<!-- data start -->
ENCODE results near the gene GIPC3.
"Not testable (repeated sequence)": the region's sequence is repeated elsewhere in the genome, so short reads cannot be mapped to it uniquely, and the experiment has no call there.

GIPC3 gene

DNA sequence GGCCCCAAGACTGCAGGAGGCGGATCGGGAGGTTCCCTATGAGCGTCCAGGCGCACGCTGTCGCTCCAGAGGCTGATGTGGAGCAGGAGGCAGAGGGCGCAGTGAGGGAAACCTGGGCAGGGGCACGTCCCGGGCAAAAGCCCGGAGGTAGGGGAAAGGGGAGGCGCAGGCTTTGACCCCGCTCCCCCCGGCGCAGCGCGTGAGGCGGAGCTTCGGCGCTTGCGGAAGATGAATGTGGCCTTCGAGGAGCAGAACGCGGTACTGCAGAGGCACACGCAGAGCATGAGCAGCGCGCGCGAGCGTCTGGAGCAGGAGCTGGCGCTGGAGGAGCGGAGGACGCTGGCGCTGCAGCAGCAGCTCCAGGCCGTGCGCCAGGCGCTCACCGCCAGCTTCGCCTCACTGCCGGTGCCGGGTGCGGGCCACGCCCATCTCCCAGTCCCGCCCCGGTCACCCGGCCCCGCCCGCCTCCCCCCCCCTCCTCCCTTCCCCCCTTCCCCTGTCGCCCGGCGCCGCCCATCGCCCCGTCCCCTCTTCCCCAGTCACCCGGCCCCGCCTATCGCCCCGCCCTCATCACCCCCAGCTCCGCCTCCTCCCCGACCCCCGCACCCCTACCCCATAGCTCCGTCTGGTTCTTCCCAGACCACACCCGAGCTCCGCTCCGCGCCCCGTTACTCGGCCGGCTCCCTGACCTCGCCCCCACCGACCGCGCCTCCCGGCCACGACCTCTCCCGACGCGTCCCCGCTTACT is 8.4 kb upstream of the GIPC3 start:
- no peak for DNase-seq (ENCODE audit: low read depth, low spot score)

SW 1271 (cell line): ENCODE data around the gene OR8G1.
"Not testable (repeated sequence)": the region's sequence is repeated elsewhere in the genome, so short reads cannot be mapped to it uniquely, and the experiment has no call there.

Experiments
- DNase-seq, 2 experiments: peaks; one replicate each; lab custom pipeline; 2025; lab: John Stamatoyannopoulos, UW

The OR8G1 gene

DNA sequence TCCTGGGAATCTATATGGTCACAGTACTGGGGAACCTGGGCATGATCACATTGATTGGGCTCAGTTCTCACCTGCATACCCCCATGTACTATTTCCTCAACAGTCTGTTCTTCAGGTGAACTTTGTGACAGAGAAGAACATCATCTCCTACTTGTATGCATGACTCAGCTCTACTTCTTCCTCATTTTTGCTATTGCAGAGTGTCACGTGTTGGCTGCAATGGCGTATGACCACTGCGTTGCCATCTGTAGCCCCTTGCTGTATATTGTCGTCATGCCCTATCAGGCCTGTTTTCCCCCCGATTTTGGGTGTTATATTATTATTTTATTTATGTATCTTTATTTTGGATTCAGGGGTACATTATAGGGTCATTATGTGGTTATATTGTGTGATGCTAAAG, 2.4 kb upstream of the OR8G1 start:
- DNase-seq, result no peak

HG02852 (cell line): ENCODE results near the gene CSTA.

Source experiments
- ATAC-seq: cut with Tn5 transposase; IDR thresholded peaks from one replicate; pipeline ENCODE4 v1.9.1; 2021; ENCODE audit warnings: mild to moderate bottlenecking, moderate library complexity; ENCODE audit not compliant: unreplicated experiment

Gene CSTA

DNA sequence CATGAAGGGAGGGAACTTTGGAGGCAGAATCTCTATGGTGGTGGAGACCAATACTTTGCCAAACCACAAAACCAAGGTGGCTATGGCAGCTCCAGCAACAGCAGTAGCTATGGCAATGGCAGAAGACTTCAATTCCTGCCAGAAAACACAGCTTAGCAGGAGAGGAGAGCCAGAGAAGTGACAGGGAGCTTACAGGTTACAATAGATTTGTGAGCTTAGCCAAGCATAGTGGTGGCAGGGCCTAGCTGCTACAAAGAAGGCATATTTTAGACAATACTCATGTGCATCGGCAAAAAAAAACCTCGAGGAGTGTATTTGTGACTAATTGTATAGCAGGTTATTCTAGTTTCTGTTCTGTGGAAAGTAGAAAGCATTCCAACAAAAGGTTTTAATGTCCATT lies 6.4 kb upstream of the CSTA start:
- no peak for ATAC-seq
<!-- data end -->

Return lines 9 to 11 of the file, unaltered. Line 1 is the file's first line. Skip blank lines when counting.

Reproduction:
- DNase-seq, 2 experiments: peaks; one replicate each; lab custom pipeline; 2025; lab: John Stamatoyannopoulos, UW

The OR8G1 gene

DNA sequence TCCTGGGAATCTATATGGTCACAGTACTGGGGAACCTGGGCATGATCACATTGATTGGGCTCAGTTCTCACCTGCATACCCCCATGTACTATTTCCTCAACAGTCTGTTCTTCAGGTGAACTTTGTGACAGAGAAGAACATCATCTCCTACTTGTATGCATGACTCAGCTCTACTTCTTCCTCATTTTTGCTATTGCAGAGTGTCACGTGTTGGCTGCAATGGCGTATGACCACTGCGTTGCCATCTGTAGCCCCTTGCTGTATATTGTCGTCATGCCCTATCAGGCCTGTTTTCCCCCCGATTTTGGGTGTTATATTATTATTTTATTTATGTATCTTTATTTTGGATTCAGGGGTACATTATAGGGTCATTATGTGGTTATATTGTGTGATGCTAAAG, 2.4 kb upstream of the OR8G1 start: